Allon is the first in a fantasy/allegory series by Shawn Lamb. The biggest mystery is who you can and cannot trust. Lamb presents characters, some only briefly, but startles us with their motives and revelations of good or bad character, and the consequences of their actions. Beware of jumping to conclusions. Some things are predictable but details keep you guessing.

I think my favorite character is Erin. She tries seduction, changing herself, even a very risky personal sacrifice to earn Ellis’s love. Her changing character and motivations are worth the read. (By the way, this seduction is not at all explicit, nor is another seduction scene in the book. There is no objectionable sexual content.)

The writing style and vocabulary are awkward. Sometimes the vocabulary used is plainly, to me, wrong word choices.

One plot incident that I consider pivotal is the point where Ellis’s relationship with Shannan changes. It involves the trust issue I mentioned earlier, and has something to do with a wild boar. But it is only briefly talked about and does not even make it into the action of the book. Shouldn’t that be more important, if it changes their whole relationship?

My second serious objection is to the handling of the Guardians, and it is twofold. Guardians are supernatural beings similar to angels or demons, interesting characters, both the evil and the heroic ones. But this is an allegory about humans and their growth and preparation for service to God. Shannan’s interaction with the Guardians was frequently captivating but these things distracted from the story of Ellis and Shannan. The Guardians steal the focus from the human characters and the main plot time and again.

Some Guardians rebelled against Jor-el, the God-figure in the story, but who did and who didn’t rebel isn’t always clear. Why are Guardians horribly imprisoned, tortured, maimed, even killed in such frequency and detail? If they are not humans, the focus of the story, what is the spiritual purpose for this?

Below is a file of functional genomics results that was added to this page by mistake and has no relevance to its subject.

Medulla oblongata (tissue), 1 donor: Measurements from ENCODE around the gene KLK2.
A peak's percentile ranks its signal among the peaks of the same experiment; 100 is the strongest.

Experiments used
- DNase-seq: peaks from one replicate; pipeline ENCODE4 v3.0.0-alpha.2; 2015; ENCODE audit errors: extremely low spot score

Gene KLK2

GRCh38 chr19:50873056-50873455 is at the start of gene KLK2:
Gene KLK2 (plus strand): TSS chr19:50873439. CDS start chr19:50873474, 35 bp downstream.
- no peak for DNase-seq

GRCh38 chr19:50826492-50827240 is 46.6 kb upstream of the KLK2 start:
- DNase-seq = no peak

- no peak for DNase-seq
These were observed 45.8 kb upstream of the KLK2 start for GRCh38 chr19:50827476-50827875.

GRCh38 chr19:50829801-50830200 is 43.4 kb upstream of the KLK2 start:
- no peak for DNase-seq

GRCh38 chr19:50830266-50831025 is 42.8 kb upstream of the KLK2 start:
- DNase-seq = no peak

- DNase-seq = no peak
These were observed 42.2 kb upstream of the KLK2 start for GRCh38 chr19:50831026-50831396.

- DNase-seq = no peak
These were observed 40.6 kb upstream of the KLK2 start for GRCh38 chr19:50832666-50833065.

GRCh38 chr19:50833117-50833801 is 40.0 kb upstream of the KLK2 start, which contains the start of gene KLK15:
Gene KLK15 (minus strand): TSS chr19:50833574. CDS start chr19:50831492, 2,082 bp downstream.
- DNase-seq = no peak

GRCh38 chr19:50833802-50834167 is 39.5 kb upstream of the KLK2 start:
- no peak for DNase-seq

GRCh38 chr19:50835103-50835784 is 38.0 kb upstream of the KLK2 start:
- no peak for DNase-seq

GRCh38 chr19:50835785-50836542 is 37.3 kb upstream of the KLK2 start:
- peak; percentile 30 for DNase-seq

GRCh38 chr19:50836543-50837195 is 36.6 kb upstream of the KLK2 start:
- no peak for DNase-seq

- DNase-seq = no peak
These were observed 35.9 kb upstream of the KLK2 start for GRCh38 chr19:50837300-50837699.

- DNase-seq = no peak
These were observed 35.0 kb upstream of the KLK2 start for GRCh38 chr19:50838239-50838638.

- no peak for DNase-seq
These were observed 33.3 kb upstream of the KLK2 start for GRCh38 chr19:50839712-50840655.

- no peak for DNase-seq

I am not against violence in books, even for younger readers, but I need to understand the reason for the gruesome description of one Guardian’s mutilation during his imprisonment, and the manner of his death. He is portrayed as defiant and heroic in the face of torture, but he confesses to something the author simply does not explain as rebellion. Quite the opposite. This Guardian says in his dying “confession” that he followed the orders of Jor-el. Are all these imprisoned Guardians guilty of rebellion? Can they repent and be “saved”? Other Guardians who become free don’t confess to wrongdoing, at least not clearly enough for me, and I am not a young reader.

I know of no theology that teaches Angels will torture other Angels, no evidence that they fight or die much as we do except for being a little stronger and faster. Lamb insists that they don’t “die,” but we see them wounded and dying over and over. What teaching is this? It’s worse than a distraction, it’s a kind of heresy skewing the whole redemption and growth and preparation for service storyline. What chance is there for these characters we’ve grown to admire and love, who’ve sacrificed and suffered just like the humans? One good stab and poof! They just disappear. Were they saved? Were they lost? We have no idea.